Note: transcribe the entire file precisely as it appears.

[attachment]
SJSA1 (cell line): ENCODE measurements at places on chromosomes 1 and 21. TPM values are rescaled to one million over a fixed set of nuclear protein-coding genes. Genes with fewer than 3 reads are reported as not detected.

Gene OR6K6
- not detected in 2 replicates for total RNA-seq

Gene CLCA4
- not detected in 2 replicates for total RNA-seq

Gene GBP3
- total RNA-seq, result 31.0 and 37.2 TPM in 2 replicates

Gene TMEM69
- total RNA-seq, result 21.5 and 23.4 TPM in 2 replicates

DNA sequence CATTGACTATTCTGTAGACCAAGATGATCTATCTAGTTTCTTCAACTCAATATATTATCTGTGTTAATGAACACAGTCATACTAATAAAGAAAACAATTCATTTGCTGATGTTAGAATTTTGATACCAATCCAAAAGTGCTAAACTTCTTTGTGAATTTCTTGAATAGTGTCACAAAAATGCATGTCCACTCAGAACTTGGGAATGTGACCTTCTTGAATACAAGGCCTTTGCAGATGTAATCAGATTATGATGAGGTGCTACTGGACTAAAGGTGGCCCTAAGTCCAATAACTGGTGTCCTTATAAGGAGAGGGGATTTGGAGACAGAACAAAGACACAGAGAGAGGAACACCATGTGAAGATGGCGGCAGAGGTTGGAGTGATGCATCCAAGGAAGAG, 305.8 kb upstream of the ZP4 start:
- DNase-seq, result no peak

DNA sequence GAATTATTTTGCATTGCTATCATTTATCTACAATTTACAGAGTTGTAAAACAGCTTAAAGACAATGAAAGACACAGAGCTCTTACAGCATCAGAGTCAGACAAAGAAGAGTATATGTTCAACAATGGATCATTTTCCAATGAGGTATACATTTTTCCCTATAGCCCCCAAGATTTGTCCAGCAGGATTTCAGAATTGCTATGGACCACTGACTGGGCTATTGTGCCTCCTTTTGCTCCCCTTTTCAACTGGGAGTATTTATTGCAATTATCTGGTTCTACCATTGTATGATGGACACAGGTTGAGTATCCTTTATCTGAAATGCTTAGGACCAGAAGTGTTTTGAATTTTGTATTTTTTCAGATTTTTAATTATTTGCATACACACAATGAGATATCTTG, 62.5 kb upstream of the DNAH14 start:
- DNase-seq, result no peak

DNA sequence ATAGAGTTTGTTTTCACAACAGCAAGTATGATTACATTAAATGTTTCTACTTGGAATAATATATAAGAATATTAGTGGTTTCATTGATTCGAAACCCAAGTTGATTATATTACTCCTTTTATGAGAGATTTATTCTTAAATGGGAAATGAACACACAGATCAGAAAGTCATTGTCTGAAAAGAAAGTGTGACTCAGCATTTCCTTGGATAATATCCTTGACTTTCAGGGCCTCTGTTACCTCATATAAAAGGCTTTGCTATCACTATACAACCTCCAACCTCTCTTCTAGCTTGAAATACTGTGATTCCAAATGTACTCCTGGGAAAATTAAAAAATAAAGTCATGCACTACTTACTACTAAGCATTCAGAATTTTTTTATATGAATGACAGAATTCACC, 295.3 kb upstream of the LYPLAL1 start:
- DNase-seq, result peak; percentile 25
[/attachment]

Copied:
SJSA1 (cell line): ENCODE measurements at places on chromosomes 1 and 21. TPM values are rescaled to one million over a fixed set of nuclear protein-coding genes. Genes with fewer than 3 reads are reported as not detected.

Gene OR6K6
- not detected in 2 replicates for total RNA-seq

Gene CLCA4
- not detected in 2 replicates for total RNA-seq

Gene GBP3
- total RNA-seq, result 31.0 and 37.2 TPM in 2 replicates

Gene TMEM69
- total RNA-seq, result 21.5 and 23.4 TPM in 2 replicates

DNA sequence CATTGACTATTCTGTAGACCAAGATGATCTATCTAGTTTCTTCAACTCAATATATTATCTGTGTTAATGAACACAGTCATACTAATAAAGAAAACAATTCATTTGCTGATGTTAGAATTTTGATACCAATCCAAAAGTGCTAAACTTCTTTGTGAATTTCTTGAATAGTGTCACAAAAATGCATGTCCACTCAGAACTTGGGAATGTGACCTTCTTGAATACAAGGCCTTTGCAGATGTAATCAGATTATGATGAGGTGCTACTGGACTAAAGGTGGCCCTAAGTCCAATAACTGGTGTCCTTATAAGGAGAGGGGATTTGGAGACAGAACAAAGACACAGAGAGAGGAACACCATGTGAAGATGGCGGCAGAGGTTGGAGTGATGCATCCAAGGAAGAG, 305.8 kb upstream of the ZP4 start:
- DNase-seq, result no peak

DNA sequence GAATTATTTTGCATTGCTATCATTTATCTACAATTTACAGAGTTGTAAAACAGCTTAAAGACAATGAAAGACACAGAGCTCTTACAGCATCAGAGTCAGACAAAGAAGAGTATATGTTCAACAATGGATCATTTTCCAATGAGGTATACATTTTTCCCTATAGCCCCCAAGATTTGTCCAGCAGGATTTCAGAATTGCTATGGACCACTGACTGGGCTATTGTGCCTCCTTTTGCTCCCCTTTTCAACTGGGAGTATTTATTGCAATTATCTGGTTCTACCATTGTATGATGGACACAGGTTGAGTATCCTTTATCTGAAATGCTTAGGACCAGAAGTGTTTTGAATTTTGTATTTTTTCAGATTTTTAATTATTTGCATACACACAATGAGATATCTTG, 62.5 kb upstream of the DNAH14 start:
- DNase-seq, result no peak

DNA sequence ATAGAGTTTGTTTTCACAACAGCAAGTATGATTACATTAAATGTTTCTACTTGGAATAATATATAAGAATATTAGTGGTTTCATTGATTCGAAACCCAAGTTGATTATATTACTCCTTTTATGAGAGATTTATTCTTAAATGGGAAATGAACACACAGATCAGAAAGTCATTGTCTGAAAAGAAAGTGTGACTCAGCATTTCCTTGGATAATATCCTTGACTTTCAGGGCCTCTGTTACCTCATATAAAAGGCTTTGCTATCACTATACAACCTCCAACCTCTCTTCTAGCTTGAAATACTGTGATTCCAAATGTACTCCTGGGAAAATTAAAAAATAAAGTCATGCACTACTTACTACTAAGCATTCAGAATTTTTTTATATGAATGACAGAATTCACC, 295.3 kb upstream of the LYPLAL1 start:
- DNase-seq, result peak; percentile 25